Cameroon elections: President Biya set for routine, if Pyrrhic, victory
Rather than consolidating the president’s 36-year rule, the upcoming elections could heighten frustrations with it.
When Cameroon votes in presidential elections on 7 October, President Paul Biya will be relatively untroubled by the possibility of losing power. Despite a record of corruption and the mounting crisis in the Anglophone regions, a repeat of the 2011 polls in which the ruling RDPC garnered over 75% looks likely.
However, while Biya looks set to renew his mandate at the ballot box, this victory is unlikely to bring much solace to the president or the Cameroonian people. Contrary to most elections, this one could in fact raise tensions and exacerbate feelings that Biya’s rule is illegitimate.
In Cameroon’s upcoming election, the odds are stacked heavily in the ruling Rassemblement démocratique du Peuple Camerounais’ (RDPC) favour. Even putting aside the very real possibility of rigging, the incumbent’s access to state machinery and vast patronage networks – built up over Biya’s 36 years in power – give him a huge advantage.
This position is further strengthened by a divided opposition. There have been repeated calls for the formation of a coalition, but this has not materialised. This means that Biya faces eight separate political groupings. These range from the well-established Social Democratic Front (SDF) and its candidate Joshua Osih, to the brand new NOW! movement headed by lawyer Akere Muna. Some opposition figures have offered credible solutions to Cameroon’s ills, but it is difficult to see how they can mount a credible challenge to the RDPC without pooling their resources and voters.
Cameroon’s election will be held against a backdrop of instability. The army is battling Boko Haram militants in the Far North and Anglophone separatists in its western regions. The latter dispute has escalated dramatically over the past two years. It first came to a head in 2016 when lawyers and teachers frustrated at the perceived imposition of French in courts and schools went on strike. This soon led to spiralling protests and deadly crackdowns. As tensions deepened, separatists declared an independent state of Ambazonia and Cameroon became engaged in a fully-fledged guerrilla war.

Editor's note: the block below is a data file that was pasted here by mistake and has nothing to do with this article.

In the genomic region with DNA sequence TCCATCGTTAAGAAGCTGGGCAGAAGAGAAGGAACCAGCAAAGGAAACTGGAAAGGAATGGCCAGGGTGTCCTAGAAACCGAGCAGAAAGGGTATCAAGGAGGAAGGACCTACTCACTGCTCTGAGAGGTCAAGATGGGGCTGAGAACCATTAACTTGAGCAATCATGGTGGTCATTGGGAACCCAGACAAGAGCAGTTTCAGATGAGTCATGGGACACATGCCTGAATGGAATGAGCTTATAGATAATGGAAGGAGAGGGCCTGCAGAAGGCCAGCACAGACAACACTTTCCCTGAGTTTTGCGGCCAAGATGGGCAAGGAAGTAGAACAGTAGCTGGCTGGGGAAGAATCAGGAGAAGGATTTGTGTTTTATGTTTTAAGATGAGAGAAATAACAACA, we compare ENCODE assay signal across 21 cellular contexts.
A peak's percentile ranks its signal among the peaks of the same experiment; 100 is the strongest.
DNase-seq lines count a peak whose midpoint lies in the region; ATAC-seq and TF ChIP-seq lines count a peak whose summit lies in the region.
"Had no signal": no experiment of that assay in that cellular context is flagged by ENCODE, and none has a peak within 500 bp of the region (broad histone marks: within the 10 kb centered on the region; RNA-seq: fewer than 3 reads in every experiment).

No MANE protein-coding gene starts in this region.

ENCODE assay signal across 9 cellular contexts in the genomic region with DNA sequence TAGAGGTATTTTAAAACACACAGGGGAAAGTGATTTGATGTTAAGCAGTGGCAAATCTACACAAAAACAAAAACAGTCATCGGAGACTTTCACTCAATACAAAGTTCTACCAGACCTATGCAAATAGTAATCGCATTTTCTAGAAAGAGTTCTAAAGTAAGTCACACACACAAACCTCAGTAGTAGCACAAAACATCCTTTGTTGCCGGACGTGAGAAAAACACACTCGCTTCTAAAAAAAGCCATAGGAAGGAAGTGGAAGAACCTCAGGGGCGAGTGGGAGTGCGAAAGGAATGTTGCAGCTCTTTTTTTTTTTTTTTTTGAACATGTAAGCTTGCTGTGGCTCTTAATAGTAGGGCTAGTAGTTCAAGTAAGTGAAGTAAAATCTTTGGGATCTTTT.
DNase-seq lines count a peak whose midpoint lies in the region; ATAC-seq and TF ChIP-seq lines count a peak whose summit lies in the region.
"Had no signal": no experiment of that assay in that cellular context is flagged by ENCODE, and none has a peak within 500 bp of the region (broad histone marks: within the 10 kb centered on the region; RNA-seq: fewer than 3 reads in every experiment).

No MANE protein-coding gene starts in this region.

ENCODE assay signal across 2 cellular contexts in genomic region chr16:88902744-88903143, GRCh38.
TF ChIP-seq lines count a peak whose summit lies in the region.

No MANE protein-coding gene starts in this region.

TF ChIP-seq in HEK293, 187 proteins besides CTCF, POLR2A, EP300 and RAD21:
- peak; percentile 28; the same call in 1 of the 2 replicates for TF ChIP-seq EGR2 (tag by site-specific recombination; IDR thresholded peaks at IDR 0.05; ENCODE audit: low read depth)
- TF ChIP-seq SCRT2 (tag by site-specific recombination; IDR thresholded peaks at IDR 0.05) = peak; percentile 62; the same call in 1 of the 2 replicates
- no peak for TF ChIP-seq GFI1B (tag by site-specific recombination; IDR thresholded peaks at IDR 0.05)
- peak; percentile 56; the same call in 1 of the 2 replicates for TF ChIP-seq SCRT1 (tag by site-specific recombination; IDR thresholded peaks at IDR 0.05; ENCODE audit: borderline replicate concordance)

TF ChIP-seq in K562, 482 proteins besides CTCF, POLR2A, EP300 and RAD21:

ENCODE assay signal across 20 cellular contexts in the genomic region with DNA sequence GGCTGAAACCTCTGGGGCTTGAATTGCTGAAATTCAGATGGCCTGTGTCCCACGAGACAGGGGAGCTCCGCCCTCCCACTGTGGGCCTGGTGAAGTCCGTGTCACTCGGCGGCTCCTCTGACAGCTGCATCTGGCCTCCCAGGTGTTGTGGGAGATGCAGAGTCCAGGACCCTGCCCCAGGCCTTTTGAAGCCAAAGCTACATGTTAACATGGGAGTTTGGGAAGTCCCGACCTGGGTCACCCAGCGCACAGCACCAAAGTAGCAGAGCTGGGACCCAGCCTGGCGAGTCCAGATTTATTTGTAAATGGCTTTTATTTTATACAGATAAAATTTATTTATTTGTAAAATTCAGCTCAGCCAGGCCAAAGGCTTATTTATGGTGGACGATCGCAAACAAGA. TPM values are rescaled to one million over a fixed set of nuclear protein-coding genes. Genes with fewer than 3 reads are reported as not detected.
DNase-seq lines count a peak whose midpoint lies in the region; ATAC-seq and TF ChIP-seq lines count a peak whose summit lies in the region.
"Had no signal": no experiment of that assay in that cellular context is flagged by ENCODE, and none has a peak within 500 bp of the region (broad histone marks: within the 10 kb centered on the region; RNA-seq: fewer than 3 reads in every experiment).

With the election coming up, Anglophone separatists have vowed to prevent voting in territories under their control. It is in these regions that major opposition parties enjoy their greatest support. Since 1992, the majority of the main opposition SDF’s support has come from the western regions. Both Osih and Muna, the two most prominent opposition candidates, hail from these English-speaking areas.
On the one hand then, disruption to voting in Anglophone Cameroon could be seen as an electoral boon for Biya. Concerns over the country’s instability could also lend greater force to his party’s promise to re-establish order.
But on the other, the unrest threatens to undermine Biya’s prospective victory by delegitmising the poll and its results. The president has insisted that voting will go ahead despite the separatists’ intentions and promised that their “mad dream will never come to fruition”. But the instability in Anglophone regions risks disrupting a process that the opposition is already decrying as unfair.
The SDF has described the placement of polling booths in military barracks and presidential palaces as unconstitutional. It has demanded the government explain how it will enable the huge numbers of displaced Cameroonians to vote. Meanwhile, mass voter apathy – with only 7 out of a total 13 million voters registered to vote – suggest that many citizens see the electoral process as illegitimate to begin with.
If huge portions of the populace are unable to vote due to the Anglophone unrest, the election may lose even more of its perceived validity. If this happens and the re-election of an unpopular Biya is deemed to have been unfair, it could spark frustrations beyond the Anglophone regions.
It is true that, after the 2011 elections, allegations of fraud did not prevent Biya from continuing to rule with his popular mandate broadly intact. But this time, the circumstances are decidedly different. The threat of Boko Haram in the Far North is simmering. The Anglophone unrest is reaching fever pitch. And – as Cameroonians have watched their counterparts in other African nations expel their own long-standing strongmen in the last few years – patience with Biya’s corrupt 36-year rule is ever thinning.
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These problems will not lose President Biya the election – in fact, disruptions and apathy could help him win it – but in retrospect, he may look back on this as a Pyrrhic victory.